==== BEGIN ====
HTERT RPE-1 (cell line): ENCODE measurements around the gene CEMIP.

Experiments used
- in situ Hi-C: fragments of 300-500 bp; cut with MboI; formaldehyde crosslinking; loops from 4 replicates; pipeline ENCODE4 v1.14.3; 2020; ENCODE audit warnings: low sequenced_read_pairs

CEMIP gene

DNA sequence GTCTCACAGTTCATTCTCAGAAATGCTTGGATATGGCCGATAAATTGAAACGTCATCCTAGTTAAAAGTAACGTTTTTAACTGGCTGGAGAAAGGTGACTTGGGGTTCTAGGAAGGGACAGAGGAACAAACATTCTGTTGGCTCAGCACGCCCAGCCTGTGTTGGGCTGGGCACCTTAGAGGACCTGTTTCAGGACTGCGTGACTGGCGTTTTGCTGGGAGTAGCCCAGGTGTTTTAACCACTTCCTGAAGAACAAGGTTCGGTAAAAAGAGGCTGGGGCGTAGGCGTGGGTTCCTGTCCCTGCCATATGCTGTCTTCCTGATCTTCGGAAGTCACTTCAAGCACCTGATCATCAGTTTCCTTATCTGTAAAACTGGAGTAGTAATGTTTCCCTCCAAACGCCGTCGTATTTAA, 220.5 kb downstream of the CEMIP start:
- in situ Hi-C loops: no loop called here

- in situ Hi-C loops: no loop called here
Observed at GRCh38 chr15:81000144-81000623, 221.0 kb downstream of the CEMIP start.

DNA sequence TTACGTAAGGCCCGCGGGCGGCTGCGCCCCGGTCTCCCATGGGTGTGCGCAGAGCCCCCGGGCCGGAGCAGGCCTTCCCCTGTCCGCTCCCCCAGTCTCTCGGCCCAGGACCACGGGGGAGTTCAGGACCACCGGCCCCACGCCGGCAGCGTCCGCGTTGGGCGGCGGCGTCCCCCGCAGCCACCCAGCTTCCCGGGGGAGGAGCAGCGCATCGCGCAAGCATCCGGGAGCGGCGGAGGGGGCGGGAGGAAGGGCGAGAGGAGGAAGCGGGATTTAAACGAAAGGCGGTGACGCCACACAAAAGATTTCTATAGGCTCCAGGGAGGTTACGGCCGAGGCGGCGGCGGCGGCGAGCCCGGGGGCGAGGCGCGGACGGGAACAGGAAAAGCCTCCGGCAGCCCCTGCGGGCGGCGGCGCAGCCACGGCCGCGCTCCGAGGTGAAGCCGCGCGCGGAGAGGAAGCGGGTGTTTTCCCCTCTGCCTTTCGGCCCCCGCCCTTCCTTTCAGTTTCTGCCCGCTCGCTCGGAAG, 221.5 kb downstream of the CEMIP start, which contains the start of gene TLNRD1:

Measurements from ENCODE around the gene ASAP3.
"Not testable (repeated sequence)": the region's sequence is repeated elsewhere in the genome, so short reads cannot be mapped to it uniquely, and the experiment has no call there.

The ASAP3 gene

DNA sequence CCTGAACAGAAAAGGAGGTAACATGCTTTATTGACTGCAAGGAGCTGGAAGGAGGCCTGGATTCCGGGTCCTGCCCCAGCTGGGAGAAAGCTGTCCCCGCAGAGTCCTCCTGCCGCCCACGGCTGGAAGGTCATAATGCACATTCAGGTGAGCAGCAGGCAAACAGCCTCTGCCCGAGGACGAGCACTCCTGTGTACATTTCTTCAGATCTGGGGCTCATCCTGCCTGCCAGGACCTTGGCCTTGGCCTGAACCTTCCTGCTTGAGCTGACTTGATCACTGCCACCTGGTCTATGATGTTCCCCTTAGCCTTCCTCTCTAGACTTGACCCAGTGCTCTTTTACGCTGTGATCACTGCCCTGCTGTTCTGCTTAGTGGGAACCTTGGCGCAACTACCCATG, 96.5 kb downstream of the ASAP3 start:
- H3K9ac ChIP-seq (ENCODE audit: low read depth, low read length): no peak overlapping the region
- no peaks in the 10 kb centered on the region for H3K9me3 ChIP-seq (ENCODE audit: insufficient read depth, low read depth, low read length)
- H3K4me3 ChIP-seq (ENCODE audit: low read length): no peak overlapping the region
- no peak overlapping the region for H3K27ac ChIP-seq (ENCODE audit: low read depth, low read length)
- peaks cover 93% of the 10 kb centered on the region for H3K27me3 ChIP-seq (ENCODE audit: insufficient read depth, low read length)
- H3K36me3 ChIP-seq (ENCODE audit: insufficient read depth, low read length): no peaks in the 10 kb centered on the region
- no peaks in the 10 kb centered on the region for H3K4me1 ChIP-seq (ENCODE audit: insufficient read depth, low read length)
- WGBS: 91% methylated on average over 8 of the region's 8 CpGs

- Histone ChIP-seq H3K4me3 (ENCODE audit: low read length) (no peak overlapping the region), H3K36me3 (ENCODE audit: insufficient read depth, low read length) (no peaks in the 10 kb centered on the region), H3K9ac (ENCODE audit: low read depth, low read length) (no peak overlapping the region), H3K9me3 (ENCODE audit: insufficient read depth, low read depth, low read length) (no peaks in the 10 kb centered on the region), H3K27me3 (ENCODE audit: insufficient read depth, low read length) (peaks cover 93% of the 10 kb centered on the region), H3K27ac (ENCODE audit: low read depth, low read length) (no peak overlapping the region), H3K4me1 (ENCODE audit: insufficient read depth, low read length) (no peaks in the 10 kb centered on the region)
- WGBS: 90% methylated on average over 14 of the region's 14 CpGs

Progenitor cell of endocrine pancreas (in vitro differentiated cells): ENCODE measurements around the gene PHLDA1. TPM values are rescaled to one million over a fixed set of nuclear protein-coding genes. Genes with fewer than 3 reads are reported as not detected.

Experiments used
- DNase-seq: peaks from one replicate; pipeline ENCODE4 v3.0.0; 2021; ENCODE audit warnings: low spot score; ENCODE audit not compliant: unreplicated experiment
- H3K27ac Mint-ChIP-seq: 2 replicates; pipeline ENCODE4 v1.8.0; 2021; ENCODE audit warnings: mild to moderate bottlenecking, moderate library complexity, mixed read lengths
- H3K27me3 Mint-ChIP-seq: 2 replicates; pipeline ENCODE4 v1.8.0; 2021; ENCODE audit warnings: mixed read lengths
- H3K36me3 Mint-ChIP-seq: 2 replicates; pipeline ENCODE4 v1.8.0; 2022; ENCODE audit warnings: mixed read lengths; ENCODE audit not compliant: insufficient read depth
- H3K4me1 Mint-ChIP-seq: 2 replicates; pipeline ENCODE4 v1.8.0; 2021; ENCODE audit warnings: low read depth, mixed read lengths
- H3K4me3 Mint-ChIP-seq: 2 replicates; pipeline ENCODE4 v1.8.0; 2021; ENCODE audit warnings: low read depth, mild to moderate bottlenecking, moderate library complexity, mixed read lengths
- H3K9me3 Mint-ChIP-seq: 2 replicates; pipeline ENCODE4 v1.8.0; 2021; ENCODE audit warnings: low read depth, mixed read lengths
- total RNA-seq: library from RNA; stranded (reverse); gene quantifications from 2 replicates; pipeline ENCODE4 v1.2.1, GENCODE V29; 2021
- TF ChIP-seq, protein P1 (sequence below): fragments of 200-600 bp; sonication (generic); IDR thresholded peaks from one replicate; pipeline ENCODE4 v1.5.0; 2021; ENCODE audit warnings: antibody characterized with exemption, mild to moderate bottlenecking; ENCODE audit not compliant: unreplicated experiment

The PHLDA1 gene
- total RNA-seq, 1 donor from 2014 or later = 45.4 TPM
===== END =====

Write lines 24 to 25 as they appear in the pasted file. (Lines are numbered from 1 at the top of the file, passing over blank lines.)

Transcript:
Progenitor cell of endocrine pancreas (in vitro differentiated cells): ENCODE measurements around the gene PHLDA1. TPM values are rescaled to one million over a fixed set of nuclear protein-coding genes. Genes with fewer than 3 reads are reported as not detected.

Experiments used